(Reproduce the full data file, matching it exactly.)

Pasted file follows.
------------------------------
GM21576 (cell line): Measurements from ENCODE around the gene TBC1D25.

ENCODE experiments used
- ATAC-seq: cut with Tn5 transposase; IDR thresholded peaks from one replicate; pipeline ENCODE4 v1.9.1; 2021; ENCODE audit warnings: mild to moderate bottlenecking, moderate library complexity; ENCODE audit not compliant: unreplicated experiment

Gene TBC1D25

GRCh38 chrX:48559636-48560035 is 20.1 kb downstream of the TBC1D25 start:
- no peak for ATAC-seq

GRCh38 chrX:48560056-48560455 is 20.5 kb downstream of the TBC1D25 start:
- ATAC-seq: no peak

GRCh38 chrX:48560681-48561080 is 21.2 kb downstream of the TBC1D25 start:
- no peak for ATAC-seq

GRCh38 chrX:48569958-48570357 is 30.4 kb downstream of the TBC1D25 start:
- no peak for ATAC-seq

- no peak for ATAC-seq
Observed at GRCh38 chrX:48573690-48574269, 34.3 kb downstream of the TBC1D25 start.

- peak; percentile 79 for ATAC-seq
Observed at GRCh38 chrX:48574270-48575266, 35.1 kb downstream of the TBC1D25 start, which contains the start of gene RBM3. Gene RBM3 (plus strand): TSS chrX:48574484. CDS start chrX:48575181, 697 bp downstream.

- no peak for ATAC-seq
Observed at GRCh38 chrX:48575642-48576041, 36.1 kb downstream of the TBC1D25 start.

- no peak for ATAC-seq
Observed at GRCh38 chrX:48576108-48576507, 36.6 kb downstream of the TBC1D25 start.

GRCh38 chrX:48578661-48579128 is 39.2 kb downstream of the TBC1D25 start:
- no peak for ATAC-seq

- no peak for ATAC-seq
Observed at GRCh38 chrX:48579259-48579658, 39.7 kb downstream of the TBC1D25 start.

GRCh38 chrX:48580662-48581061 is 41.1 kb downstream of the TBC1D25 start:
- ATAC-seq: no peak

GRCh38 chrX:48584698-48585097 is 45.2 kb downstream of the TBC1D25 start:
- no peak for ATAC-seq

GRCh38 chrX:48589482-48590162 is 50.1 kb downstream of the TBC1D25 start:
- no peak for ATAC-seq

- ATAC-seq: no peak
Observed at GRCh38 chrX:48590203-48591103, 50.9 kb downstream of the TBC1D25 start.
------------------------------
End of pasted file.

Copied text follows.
GM21576 (cell line): Measurements from ENCODE around the gene TBC1D25.

ENCODE experiments used
- ATAC-seq: cut with Tn5 transposase; IDR thresholded peaks from one replicate; pipeline ENCODE4 v1.9.1; 2021; ENCODE audit warnings: mild to moderate bottlenecking, moderate library complexity; ENCODE audit not compliant: unreplicated experiment

Gene TBC1D25

GRCh38 chrX:48559636-48560035 is 20.1 kb downstream of the TBC1D25 start:
- no peak for ATAC-seq

GRCh38 chrX:48560056-48560455 is 20.5 kb downstream of the TBC1D25 start:
- ATAC-seq: no peak

GRCh38 chrX:48560681-48561080 is 21.2 kb downstream of the TBC1D25 start:
- no peak for ATAC-seq

GRCh38 chrX:48569958-48570357 is 30.4 kb downstream of the TBC1D25 start:
- no peak for ATAC-seq

- no peak for ATAC-seq
Observed at GRCh38 chrX:48573690-48574269, 34.3 kb downstream of the TBC1D25 start.

- peak; percentile 79 for ATAC-seq
Observed at GRCh38 chrX:48574270-48575266, 35.1 kb downstream of the TBC1D25 start, which contains the start of gene RBM3. Gene RBM3 (plus strand): TSS chrX:48574484. CDS start chrX:48575181, 697 bp downstream.

- no peak for ATAC-seq
Observed at GRCh38 chrX:48575642-48576041, 36.1 kb downstream of the TBC1D25 start.

- no peak for ATAC-seq
Observed at GRCh38 chrX:48576108-48576507, 36.6 kb downstream of the TBC1D25 start.

GRCh38 chrX:48578661-48579128 is 39.2 kb downstream of the TBC1D25 start:
- no peak for ATAC-seq

- no peak for ATAC-seq
Observed at GRCh38 chrX:48579259-48579658, 39.7 kb downstream of the TBC1D25 start.

GRCh38 chrX:48580662-48581061 is 41.1 kb downstream of the TBC1D25 start:
- ATAC-seq: no peak

GRCh38 chrX:48584698-48585097 is 45.2 kb downstream of the TBC1D25 start:
- no peak for ATAC-seq

GRCh38 chrX:48589482-48590162 is 50.1 kb downstream of the TBC1D25 start:
- no peak for ATAC-seq

- ATAC-seq: no peak
Observed at GRCh38 chrX:48590203-48591103, 50.9 kb downstream of the TBC1D25 start.